How have you found the experience of self-publishing? What were your highs and lows?

Murder & Mayhem in Goose Pimple Junction was published by a small press. It would not be hyperbole to say my experience with them has been a nightmare. The highs? That’s got to be when I was on Amazon.com’s bestsellers lists for mystery authors, mysteries and women sleuths. I don’t care how simple my little book is, it is absolutely thrilling when you see your book ranked in between James Patterson and Janet Evonavich.
The lows? Let’s see…maybe when the publisher pulled my book from Amazon and B&N. Or maybe it was when I got the umpteenth bad comment on the poor formatting of the eBook. No, maybe it was when the eBook was pulled from Amazon for two and a half months while the publisher “fixed” the formatting. No, it was probably when the publisher filed for, and got, the copyright to my book. There have been a lot of lows. If your readers want to read about my experiences with publishing, they can check out these blog posts:

http://writerchristophfischer.wordpress.com/2013/06/09/guest-blog-amy-metz-when-bad-publishers-happen-to-good-writers/

Did you have any actors or people in mind when writing your characters in Murder & Mayhem in Goose Pimple Junction?

No, I really didn’t. In my mind, my characters are unique people. I find it hard to pair them with actors when I’m asked to do so in interviews.

What is your writing environment like?

It varies, but it almost always includes a big comfy chair. At home, I write either in my office or my bedroom, both of which have big comfy chairs. But I also like to go to a local dessert café that has big comfy chairs and couches. I love a lot of natural light, and the room is surrounded by floor to ceiling window. I love going there during the week when it’s not very busy. Besides the bright, comfortable room, it has pie. My philosophy is life is always better with pie.

 

But I had the absolute best writing environment last July when I stayed in the Berkshires for a month. Every day, I went to the Stockbridge Library, up to the top floor, which was rarely occupied. And I had thousands of books, lots of history, and a big, beautiful room all to myself. It was wonderful. I worked on GPJ3 while I was there.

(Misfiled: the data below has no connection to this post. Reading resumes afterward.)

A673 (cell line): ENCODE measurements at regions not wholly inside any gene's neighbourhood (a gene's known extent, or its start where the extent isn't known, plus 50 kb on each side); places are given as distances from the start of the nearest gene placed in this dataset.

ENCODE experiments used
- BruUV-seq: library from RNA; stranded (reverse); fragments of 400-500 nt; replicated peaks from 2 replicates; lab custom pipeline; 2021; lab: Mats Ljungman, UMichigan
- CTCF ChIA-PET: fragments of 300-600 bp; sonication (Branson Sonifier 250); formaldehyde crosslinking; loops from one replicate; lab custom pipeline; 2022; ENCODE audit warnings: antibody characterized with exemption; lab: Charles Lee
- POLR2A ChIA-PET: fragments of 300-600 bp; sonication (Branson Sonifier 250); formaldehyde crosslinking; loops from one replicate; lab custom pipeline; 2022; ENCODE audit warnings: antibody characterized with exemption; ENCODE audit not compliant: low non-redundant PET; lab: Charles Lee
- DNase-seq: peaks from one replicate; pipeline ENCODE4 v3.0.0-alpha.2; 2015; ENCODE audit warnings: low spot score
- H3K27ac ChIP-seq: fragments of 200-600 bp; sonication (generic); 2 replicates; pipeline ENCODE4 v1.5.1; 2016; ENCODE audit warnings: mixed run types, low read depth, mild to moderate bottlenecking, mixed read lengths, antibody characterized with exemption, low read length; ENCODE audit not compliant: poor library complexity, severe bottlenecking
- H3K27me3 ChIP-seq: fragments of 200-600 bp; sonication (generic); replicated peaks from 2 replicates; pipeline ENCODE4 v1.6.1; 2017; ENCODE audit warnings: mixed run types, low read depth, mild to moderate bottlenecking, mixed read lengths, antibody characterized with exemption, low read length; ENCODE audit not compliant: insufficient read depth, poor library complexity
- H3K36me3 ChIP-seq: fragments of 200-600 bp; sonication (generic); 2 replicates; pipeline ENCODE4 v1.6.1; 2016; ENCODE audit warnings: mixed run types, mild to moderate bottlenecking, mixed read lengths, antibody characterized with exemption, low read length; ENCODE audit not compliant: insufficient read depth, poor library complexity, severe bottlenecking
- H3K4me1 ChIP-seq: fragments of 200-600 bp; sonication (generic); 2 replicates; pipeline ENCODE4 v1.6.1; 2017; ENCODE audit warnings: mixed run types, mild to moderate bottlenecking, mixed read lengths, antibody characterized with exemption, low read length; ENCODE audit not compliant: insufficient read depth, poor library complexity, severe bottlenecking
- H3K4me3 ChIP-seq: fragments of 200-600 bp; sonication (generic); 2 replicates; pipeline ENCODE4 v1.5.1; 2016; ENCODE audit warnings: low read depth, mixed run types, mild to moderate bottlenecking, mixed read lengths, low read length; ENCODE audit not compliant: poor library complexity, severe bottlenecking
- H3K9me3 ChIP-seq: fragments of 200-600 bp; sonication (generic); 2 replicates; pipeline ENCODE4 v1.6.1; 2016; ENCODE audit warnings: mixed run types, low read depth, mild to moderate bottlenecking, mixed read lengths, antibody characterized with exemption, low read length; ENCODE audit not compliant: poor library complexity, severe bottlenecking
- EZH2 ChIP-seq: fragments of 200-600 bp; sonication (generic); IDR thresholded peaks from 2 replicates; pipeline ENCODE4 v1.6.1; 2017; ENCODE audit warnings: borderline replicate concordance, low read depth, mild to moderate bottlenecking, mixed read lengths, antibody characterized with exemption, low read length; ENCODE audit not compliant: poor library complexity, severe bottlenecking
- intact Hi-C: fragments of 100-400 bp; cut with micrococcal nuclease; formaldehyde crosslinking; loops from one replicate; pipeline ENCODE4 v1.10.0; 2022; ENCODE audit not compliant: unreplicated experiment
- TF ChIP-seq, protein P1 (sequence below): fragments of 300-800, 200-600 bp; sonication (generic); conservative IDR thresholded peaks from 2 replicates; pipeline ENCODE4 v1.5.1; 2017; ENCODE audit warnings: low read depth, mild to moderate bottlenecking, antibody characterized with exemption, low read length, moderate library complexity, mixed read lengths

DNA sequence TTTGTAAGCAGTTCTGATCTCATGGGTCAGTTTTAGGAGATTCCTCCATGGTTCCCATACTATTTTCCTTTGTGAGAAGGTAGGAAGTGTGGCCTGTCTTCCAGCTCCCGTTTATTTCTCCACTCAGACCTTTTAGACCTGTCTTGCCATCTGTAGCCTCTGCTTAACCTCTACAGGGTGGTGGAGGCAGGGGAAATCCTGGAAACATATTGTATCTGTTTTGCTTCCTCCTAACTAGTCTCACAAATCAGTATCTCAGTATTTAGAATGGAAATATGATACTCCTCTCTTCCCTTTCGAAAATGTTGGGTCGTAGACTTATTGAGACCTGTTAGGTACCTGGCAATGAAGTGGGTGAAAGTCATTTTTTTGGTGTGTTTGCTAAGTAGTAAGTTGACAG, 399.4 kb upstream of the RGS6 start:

Tell us about your blog.

 

Stockbridge Library

When I first started promoting my book, I contacted a lot of bloggers. Some were very kind and hosted me with an interview or agreed to review my book. Some said no, and some just plain ignored me. I learned that it’s not easy for an Indie author to promote their work. I saw a need to help authors market their books. So I started A Blue Million Books, in a pay it forward spirit, and a desire to help Indie authors connect with readers.

What is your advice to new writers?

Oh my goodness, how much time do you have? My first bit of advice would be to join a writers group—either online or locally—and get feedback on your work. Beta readers are essential in helping you strengthen your story. I also recommend reading your work out loud after you’ve edited the heck out of it. A final read through out loud will help you see/hear things you might otherwise miss. And if you think your work doesn’t need to be edited—by you or anyone else—don’t quit your day job. Editing can sometimes be painful, but it’s part of the gig. If you can’t edit or can’t take constructive criticism, put your work in a folder for your family to read. Because they’re the only ones who will.

My next bit of advice is read, read, read, and write, write, write, but don’t stress if you get stuck at times.

And my last bit of advice is to thoroughly investigate a publisher before you submit your work to them, and investigate even more if you’re offered a contract. Pick apart the contract, and if you can afford it, have a lawyer, or someone who really understands contracts, read through it too. Whatever you do, avoid at all costs a first right of refusal clause or a contract that binds you to the publisher for longer than two years.

Buy Links:

Amazon US:

http://www.amazon.com/Murder-Mayhem-Pimple-Junction-ebook/dp/B009FR8ZO2/ref=tmm_kin_title_0

Amazon UK:

http://www.amazon.co.uk/s/ref=nb_sb_noss?url=search-alias%3Daps&field-keywords=murder%20%26%20mayhem%20in%20goose%20pimple%20junction

Barnes and Noble:

http://www.barnesandnoble.com/c/amy-metz


Social Media links:
Goodreads:

http://www.goodreads.com/AmyMetz

Facebook:

http://www.facebook.com/AmyMetzAuthor

http://www.facebook.com/AuthorAmyMetz

Twitter:

https://twitter.com/authoramymetz

Blog:

http://abluemillionbooks.blogspot.com

Website:

http://amymetz.com

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written by
Christoph Fischer was born in Germany in 1970 as the son of a Sudeten-German father and a Bavarian mother. ‘The Luck of The Weissensteiners’ is his first published work. He has written several other novels which are in the later stages of editing and finalisation.